3. Botto, J.F., R.A. Sanchez, G.C. Whitelam, and J.J. Casal. 1996. Phytochrome a mediates the promotion of seed germination by very low fluences of light and canopy shade light in arabidopsis. Plant Physiol. 110:439-444.  

4. Brown, C.S., A.C. Schuerger, and J.C. Sager. 1995. Growth and photomorphogenesis of pepper plants under red light-emitting diodes with supplemental blue or far-red lighting. J. Amer. Soc. Hort. Sci. 120:808-813.  

5. Cormier, F., H. Crevier, and C. Do. 1990. Effects of sucrose concentration on the accumulation of anthocyanins ingrape (Vitis vinifera L.) cell suspension. Can. J. Bot. 68:1822-1825.  

6. Eun, J.S., Y.S. Kim, and Y.H. Kim. 2000. Effects of light emitting diodes on growth and morphogenesis of in vitro seedlings in Platycodon gradiflorum. Kor. J. Plant Tissue Culture 27:71-75.  

7. Fuleki, T. and F.J. Francis. 1968. Quantitative methods for anthocyanins. 1. Extration and determination of total anthocyanins in cranberries. J. Food Sci. 33:72-77.  

8. Hirner, A.A., S. Veit, and H.U. Seitz. 2001. Regulation of anthocyanin biosynthesis in UV-A-irradiated cell cultures of carrot and in organs of intact carrot plants. Plant Sci. 161: 315-322.  

9. Johkan, M., K. Shoji, F. Goto, S. Hashida, and T. Yoshihara. 2010. Blue light-emitting diode light irradiation of seedlings improves seedling quality and growth after transplanting in red leaf lettuce. HortScience 45:1809-1814.  

10. Kim, Y.H. 1999. Plant growth and morphogenesis control in transplant production system using light-emitting diodes (LEDs) as artificial light source-Spectral characteristics and light intensity of LEDs. J. Kor. Soc. Agric. Mach. 24:115-122.  

11. Kim, Y.H. and H.S. Park. 2003. Graft-taking characteristics of watermelon grafted seedlings as affected by blue, red and far-red light-emitting diodes. J. Kor. Soc. Agric. Mach. 28:151-156.  

12. Kong, J.M., L.S. Chia, N.K. Goh, T.F. Chia, and R. Brouillard. 2003. Analysis and biological activities of anthocyanins. Phytochemistry 64:923-933.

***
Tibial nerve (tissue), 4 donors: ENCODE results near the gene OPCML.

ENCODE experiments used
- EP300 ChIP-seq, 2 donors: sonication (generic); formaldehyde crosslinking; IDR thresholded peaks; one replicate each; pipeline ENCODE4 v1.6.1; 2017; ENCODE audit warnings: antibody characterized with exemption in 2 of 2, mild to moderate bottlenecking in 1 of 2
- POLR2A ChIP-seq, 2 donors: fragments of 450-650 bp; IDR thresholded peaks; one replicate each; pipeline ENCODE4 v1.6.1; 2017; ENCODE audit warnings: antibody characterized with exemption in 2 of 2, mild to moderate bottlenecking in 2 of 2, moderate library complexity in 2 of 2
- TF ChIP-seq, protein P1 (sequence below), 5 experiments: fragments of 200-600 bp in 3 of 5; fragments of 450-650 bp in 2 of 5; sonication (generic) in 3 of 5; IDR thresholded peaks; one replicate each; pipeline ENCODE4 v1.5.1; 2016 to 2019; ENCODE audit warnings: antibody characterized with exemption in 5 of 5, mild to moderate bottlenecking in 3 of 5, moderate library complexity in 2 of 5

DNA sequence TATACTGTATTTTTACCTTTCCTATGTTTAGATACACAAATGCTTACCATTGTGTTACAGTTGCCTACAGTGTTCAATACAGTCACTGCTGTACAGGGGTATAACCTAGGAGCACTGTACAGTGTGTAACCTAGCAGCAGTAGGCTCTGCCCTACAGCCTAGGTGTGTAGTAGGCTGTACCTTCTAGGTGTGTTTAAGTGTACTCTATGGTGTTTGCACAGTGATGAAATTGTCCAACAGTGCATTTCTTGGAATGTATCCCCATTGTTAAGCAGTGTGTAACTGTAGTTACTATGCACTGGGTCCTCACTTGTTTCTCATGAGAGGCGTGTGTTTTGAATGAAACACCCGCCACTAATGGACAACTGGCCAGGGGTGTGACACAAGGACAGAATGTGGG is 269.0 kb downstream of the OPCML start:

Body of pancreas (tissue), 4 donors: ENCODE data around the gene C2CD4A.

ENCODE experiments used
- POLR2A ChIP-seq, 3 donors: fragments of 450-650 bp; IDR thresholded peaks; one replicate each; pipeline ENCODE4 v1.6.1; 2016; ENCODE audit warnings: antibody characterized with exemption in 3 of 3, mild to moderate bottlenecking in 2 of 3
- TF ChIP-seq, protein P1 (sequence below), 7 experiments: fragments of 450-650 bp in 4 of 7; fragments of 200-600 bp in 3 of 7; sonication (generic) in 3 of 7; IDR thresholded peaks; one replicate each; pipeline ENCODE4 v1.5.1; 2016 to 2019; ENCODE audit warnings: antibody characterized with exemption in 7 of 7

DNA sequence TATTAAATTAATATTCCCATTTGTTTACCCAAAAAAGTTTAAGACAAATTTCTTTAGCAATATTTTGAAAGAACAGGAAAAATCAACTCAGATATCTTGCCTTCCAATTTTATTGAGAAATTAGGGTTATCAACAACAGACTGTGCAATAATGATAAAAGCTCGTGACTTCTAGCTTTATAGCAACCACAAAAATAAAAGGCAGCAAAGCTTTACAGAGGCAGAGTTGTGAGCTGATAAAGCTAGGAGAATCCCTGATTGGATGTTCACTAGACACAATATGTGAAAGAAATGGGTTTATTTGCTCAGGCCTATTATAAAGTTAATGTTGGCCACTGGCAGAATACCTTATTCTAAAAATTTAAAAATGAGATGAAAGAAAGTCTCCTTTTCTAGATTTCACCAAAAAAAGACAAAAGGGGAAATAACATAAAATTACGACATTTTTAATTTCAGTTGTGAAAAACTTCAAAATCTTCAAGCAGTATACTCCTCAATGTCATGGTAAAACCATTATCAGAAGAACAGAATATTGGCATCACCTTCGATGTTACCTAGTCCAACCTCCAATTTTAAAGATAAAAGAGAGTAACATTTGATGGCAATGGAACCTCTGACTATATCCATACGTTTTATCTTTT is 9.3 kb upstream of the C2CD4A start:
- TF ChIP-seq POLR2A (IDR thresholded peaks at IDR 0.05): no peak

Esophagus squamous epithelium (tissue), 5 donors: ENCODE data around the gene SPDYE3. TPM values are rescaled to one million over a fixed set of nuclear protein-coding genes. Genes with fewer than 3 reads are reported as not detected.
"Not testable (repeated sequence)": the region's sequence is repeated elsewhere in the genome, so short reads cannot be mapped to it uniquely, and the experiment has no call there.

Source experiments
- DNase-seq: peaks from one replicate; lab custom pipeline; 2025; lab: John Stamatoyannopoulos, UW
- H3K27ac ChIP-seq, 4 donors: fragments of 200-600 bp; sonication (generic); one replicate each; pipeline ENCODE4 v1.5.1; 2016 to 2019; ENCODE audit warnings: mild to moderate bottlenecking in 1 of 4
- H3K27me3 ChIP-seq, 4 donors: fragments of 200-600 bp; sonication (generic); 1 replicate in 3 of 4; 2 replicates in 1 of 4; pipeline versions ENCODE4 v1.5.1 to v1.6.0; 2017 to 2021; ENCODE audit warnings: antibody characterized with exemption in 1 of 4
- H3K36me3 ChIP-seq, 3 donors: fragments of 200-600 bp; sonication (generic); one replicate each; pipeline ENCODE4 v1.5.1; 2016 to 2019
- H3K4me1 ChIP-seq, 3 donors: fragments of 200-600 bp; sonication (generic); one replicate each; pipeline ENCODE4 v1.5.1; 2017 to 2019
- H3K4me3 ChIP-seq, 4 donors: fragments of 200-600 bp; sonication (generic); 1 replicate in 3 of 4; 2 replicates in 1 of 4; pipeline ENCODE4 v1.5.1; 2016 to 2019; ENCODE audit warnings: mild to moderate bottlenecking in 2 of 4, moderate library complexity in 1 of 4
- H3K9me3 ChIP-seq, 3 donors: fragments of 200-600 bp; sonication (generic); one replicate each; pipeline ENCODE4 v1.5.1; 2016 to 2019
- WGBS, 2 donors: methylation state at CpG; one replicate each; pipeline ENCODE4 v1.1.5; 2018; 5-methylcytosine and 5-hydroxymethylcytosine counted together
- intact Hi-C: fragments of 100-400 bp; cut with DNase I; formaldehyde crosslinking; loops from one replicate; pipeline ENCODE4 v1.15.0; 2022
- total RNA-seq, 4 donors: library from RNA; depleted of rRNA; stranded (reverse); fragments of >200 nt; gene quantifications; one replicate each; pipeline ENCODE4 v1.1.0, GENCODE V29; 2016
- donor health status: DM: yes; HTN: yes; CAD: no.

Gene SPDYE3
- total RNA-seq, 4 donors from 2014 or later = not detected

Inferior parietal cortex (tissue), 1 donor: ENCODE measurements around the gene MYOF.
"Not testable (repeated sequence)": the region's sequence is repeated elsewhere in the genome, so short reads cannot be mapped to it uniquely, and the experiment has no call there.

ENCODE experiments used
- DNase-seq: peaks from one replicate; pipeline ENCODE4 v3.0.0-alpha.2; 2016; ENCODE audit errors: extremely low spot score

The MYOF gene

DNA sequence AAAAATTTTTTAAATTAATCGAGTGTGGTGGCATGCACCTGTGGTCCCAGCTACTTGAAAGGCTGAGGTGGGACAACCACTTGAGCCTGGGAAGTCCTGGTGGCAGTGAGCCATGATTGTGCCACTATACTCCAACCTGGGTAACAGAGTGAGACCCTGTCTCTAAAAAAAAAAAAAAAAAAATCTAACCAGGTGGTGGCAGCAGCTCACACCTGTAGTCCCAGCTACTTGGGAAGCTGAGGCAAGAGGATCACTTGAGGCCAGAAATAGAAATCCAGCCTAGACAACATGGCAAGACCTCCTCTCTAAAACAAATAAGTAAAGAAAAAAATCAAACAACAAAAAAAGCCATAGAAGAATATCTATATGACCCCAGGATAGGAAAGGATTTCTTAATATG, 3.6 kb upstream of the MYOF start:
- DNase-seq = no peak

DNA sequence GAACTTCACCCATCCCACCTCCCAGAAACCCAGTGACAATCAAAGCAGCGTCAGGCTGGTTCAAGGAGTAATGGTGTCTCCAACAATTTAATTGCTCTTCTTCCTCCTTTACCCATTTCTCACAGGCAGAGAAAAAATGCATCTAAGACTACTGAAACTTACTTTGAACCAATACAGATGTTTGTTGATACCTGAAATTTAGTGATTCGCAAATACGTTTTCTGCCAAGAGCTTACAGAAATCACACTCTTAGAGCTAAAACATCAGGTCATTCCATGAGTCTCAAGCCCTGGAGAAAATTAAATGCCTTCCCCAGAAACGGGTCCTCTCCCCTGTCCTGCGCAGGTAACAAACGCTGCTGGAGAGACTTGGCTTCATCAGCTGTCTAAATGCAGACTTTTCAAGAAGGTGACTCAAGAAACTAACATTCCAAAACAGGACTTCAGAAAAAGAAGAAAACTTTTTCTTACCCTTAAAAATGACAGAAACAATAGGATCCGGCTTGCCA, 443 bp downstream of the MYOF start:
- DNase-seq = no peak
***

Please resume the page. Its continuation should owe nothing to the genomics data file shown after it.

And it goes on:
13. Konczak-Islam, I., M. Yoshinaga, M. Nakatani, N. Terahara, and O. Yamakawa. 2000. Establishment and characteristics of an anthocyanin-producing cell line from sweetpotato storage root. Plant Cell Rep. 19:472-477.  

14. Lee, J.G., S.S. Oh, S.H. Cha, Y.A. Jang, S.Y. Kim, and Y.C. Um. 2010. Effects of red/blue light ratio and short-term light quality conversion on growth and anthocyanin contents of baby leaf lettuce. J. Bio-Enviro. Con. 19:351-359.   

15. Lee, J.S., H.I. Lee, and Y.H. Kim. 2012. Seedling quality and early yield after transplanting of paprika nursed under light- emitting diodes, fluorescent lamps and natural light. J. Bio- Environ. Con. 21:220-227.  

16. Lee, J.S. and Y.H. Kim. 2012. Measurement system of photosynthetic photon flux distribution and illumination efficiency of LED lamps for plant growth. J. Biosystems Eng. 37:314-318.  

17. Li, Q. and C. Kubota. 2009. Effects of supplemental light quality on growth and phytochemicals of baby leaf lettuce. Environ. Exp. Bot. 67:59-64.  

18. Lin, C. 2002. Blue light receptors and signal transduction. Plant Cell S207-S225.  

19. Mancinelli, A.L., F. Rossi, and A. Motoni. 1991. Cryptochrome, phytochrome, and anthocyanin production. Plant Physiol. 96:1079-1085.  

20. Meyer, J.E., M.F. Pe´pin, and M.A.L. Smith. 2002. Anthocyanin production from Vaccinium pahalae: limitations of the physical microenvironment. J. Biotechnol. 93:45-57.  

21. Ninu, L., M. Ahmad, C. Miarelli, A.R. Cashmore, and G. Giuliano. 1999. Cryptochrome 1 controls tomato development in response to blue light. Plant J. 18:551-556.  

22. Oren-Shamir, M. 2009. Does anthocyanin degradation play a significant role in determining pigment concentration in plants? Plant Sci. 177:310-316.   

23. Park, J.H., J.S. Lee, D.E. Kim, and Y.H. Kim. 2011. Analysis of optimum water cooling conditions and heat exchange of LED lamps for plant growth. J. Biosystems Eng. 36:334-341.